What global employers need to know about new EU privacy protections
Failure to protect the PII or Personal Data to the right standard could bring a hefty bill, or upon consistent failure, even an order to cease business in EU countries.
As of May 25, 2018, U.S.-based businesses that have operations in the European Union (EU) or that employ citizens of EU nations will have new requirements to meet regarding data protection. This is when the new General Data Protection Regulation (GDPR) takes effect.
Any companies not prepared to meet the new regulations that experience a data breach could face massive fines. Agents selling group plans, benefit or retirement packages to companies with EU employees that will subsequently store personal information on those employees could also be affected.
GDPR was designed to better protect EU citizen data and ensure companies storing that data should possess it. Standards vary based on where the data originates from, but generally any information like name, address, credit card number, etc., is covered. In the domestic U.S., protected data is defined as Personally Identifying Information (PII). And, as defined by GDPR, for an EU citizen it is known as Personal Data. Failure to protect the PII or Personal Data to the right standard could bring a hefty bill, or upon consistent failure, even an order to cease business in EU countries.
Current U.S.-based data privacy regulations require companies to notify customers if a data breach occurs, but in the U.S., there can be a significant time delay between the breach and the notification letter; not so with GDPR. GDPR requires the Supervisory Authorities be notified within 72 hours, even while a breach is still being investigated. Failure to report within 72 hours could lead to significant fines. Maximum fines could be up to $26M or 4 percent of global gross revenue, whichever is greater.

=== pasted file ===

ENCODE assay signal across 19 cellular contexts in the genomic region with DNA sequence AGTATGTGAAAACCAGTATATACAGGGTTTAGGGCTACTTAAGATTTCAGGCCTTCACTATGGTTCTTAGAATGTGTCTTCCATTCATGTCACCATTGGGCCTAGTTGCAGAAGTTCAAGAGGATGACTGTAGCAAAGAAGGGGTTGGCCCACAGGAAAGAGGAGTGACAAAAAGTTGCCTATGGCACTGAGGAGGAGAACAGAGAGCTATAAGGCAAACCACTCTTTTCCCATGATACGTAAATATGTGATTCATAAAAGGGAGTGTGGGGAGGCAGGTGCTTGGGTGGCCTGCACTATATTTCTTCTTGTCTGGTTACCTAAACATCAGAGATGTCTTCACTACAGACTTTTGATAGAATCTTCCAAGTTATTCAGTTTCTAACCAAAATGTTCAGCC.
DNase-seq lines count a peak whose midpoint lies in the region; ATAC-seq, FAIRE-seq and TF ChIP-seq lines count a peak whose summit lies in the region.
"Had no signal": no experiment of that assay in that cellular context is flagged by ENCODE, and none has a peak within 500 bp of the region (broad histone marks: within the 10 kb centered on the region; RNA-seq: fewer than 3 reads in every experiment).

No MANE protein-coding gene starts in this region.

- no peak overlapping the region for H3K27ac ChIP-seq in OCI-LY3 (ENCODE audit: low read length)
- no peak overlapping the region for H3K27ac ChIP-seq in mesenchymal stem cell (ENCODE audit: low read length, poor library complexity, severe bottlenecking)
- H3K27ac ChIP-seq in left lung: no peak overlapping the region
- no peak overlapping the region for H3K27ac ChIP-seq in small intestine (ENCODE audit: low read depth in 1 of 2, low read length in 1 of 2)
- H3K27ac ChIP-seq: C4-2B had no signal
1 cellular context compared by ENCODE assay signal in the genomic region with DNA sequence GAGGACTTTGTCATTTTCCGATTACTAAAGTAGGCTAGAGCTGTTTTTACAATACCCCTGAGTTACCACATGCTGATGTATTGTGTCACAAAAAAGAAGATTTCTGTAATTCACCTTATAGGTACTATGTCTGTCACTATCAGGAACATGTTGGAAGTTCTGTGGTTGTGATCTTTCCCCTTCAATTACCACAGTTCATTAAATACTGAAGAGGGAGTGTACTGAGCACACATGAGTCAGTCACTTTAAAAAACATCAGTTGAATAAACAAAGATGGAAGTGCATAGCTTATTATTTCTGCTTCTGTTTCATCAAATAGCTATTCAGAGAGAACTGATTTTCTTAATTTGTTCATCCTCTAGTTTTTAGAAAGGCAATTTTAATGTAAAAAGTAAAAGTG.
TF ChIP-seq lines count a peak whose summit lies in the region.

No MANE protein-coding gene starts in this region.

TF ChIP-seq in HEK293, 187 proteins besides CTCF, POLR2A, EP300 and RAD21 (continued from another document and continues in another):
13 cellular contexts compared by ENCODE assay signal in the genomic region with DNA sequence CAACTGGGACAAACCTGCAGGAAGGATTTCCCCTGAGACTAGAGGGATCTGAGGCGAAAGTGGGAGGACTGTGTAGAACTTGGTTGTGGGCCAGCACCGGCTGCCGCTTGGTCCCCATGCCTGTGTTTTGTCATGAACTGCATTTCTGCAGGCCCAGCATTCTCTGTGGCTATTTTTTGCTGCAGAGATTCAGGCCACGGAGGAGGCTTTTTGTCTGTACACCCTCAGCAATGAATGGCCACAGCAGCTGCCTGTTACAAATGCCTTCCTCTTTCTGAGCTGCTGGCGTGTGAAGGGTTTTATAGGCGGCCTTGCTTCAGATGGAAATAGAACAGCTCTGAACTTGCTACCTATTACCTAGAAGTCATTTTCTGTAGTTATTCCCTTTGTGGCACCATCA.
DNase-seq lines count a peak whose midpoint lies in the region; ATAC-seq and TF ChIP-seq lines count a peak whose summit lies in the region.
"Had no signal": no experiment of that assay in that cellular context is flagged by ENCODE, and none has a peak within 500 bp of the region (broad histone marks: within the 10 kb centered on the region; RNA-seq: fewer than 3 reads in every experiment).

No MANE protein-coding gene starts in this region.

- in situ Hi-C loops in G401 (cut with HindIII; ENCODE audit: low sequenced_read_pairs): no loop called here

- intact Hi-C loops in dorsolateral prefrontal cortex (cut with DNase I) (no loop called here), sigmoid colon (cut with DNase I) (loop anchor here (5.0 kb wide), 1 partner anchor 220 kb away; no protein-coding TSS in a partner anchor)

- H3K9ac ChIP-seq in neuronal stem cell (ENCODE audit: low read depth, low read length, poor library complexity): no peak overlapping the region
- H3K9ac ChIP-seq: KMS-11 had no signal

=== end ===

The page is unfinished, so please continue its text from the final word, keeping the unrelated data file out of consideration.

Insurance companies selling plans to U.S.-based businesses with EU citizen employees or operations in EU nations could be affected because they gather Personal Data from EU subjects.
For example, a U.S. technology company has an office in San Francisco and another office in London. Some EU citizens work in both locations for that company and they are all offered the company group insurance coverage and benefits package. The company collects information on its employees such as name, birth date, social security number, and other data points required to for those individuals to apply for insurance coverage and passes it along to the firm. Under GDPR, if the company or the insurance agency does not properly encrypt this information and a hacker is able to steal an EU citizen’s Personal Data, a violation of the regulations has occurred.
The first step toward compliance for any company is determining the need for and if necessary, assigning a Data Protection Officer (DPO). A company will be required to have a DPO if it possesses large amounts of data covered by GDPR. The DPO must be available and involved in any events where there is a possibility of a loss of GDPR covered data. The DPO will be the point person for any GDPR issue with the affected persons and the Supervisory Authority.
Obviously, because the DPO will be instrumental in proving a company’s compliance with GDPR this individual needs to know the regulations and the company’s security protocols inside and out, backward and forward. If a company is not required to have a DPO, it should still have a plan in place for who it will call if the Supervisory Authority opens an investigation.
Additionally, any Personal Data that is lawfully received, stored or processed by a company needs to be encrypted. This means completely encrypted at rest and in transit, complete end to end encryption. GDPR does not allow for leniency regarding outdated software or new implementations that are being investigated for deployment.
Companies will also now be required to complete Data Protection Assessments and Privacy Impact Assessments. They will be expected to increase visibility into what level of impact a breach might have for customers and the company, if one occurs. And, all efforts made to comply with GDPR need to be documented so they can be given to a Supervisory Authority upon request.
The best source of information on the regulation requirements is gdpr-info.eu.
Once GDPR takes effect, if a company experiences a breach or is contacted by a GDPR Supervisory Authority the best course of action is to show an attitude of compliance by offering complete support for the investigation. Then, contact the legal team. It is important to remember that complying with GDPR can be complex. It takes some time to update systems and processes to the level of security required by the new regulations. It can also be costly, and disruptive, but the protection of data is becoming paramount in the new business paradigm. For GDPR the cost of compliance is geared to be less than the cost of sanctions.